April 8, 2014 2:43 pm
Updated: June 3, 2015 5:22 pm

Quebecers ready to put charter of values to rest

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WATCH ABOVE: Experts suggest that Quebec’s election results came down to the many undecided voters, some of whom were perhaps even pro-charter but could not stand the thought of another referendum. Rachel Lau reports.

MONTREAL – There were tears in her eyes when former Quebec Premier Pauline Marois announced she was quitting politics after losing both her seat and the election.

It came as a surprise to many, as she went into the election confident of a majority government.

Some Montrealers however, couldn’t hide the smiles on their faces.

“All Quebecers won yesterday because we moved past identity issues,” said Shahad Salman, a human rights advocate.

After her community was forced into the spotlight by the Parti Quebecois’ controversial charter of values, Salman admitted that she doesn’t feel too sorry for the PQ’s defeated leader.

“The PQ government played on fear,” she said.

“Someone would have expected someday that it would come back to them.”

Complete coverage of the 2014 Quebec provincial election

Experts have explained that the results came down to the many undecided voters, some of whom were perhaps even pro-charter but could not stand the thought of another referendum.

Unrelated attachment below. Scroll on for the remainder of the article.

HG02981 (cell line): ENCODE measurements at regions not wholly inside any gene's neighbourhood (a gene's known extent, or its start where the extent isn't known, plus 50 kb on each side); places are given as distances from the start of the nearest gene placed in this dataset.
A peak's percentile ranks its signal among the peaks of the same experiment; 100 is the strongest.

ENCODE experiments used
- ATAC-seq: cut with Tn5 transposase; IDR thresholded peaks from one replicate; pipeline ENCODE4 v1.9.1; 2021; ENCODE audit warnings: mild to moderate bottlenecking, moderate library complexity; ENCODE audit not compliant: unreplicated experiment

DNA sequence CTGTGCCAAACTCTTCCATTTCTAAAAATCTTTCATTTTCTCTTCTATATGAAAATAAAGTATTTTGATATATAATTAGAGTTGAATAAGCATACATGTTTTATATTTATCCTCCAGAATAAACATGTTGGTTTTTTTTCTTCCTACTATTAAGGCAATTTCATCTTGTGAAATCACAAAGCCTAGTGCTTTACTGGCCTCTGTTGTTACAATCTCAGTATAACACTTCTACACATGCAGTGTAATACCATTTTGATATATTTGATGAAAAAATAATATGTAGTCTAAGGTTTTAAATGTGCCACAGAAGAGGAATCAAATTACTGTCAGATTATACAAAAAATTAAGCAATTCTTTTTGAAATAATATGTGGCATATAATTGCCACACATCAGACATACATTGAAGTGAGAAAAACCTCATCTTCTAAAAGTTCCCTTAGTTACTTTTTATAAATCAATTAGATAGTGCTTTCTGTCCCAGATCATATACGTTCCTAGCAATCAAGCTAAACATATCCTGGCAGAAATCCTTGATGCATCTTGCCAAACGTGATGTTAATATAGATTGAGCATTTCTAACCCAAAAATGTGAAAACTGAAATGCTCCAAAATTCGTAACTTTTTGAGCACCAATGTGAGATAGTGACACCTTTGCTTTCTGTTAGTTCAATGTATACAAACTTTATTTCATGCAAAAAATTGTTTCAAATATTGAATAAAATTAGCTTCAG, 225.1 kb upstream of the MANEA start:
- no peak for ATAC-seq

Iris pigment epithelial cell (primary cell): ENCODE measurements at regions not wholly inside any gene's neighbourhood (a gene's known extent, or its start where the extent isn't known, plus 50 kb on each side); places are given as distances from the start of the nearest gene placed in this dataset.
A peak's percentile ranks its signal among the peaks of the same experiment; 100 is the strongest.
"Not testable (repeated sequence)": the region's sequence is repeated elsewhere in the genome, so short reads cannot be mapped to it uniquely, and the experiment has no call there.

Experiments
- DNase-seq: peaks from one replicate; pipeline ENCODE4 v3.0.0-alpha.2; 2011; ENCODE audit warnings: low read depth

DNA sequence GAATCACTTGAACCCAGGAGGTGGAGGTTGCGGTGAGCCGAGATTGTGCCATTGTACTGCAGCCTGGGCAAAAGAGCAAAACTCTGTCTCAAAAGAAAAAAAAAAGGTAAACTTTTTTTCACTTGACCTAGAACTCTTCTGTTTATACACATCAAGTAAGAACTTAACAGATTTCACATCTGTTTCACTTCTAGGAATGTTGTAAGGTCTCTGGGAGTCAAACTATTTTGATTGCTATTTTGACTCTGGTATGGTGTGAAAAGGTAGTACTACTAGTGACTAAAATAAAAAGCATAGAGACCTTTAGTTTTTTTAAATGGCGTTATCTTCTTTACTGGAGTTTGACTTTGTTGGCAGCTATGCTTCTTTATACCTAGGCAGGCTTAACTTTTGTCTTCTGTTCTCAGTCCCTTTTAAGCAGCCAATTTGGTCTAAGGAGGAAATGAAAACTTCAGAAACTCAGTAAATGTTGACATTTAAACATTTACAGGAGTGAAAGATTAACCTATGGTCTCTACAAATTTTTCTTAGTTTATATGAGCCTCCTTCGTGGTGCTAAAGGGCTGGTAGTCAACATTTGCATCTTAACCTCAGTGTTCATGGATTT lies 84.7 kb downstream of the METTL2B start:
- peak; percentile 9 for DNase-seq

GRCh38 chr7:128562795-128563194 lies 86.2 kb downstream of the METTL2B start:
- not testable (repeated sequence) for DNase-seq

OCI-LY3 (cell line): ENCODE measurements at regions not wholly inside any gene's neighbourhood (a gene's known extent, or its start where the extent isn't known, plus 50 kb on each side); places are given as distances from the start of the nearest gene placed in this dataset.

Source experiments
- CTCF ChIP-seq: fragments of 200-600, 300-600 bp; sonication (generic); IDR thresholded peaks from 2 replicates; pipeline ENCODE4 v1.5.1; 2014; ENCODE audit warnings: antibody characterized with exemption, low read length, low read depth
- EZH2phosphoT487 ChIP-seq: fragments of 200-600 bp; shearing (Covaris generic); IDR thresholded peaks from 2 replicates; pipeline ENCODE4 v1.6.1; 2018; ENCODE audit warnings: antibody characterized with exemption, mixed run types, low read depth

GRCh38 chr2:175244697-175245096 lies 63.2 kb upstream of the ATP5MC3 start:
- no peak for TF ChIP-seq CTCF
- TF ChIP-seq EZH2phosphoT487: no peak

“The thing in their minds when they were ticking their ballot was “Do I want to go through the whole devastating process of a referendum?'” said Robert Leckey, a constitutional law professor at McGill University.

“It divides people, ordinary government grinds to a halt. People thought about that and they said ‘No.'”

With the charter and the referendum behind Quebecers, the Lester B. Pearson School Board (LBPSB) said that it’s ready to start working with the new government.

READ MORE: Organizations lining up to voice their thoughts on charter of values

“This makes life a little bit easier,” said LBPSB chairperson Suanne Stein Day.

“We can focus on our actual mission, which is to educate the students.”

Less than 24 hours after being elected premier, Couillard confirmed that the Liberal Party will be working on its own proposal, which he said will respect values without discriminating against ethnic minorities.

“I’ve said this many times: that faces should be uncovered, that accommodations should be better defined, that our history and our patrimony should be protected and that the concept of the neutrality of the state should be defined in the Charter of Rights and Freedom,” he said at his first press conference as premier-elect.

As the rain washes away all that’s left of the former government, Salman said that she is breathing a sigh of relief that it was the threat of a referendum that finally put the charter to rest.

“Now that it’s over, I think we can move forward for a new Quebec,” she said.

All eyes will be on the Liberals now to see if they’ll be able to live up to high expectations.

Watch: Philippe Couillard delivers speech about uniting province

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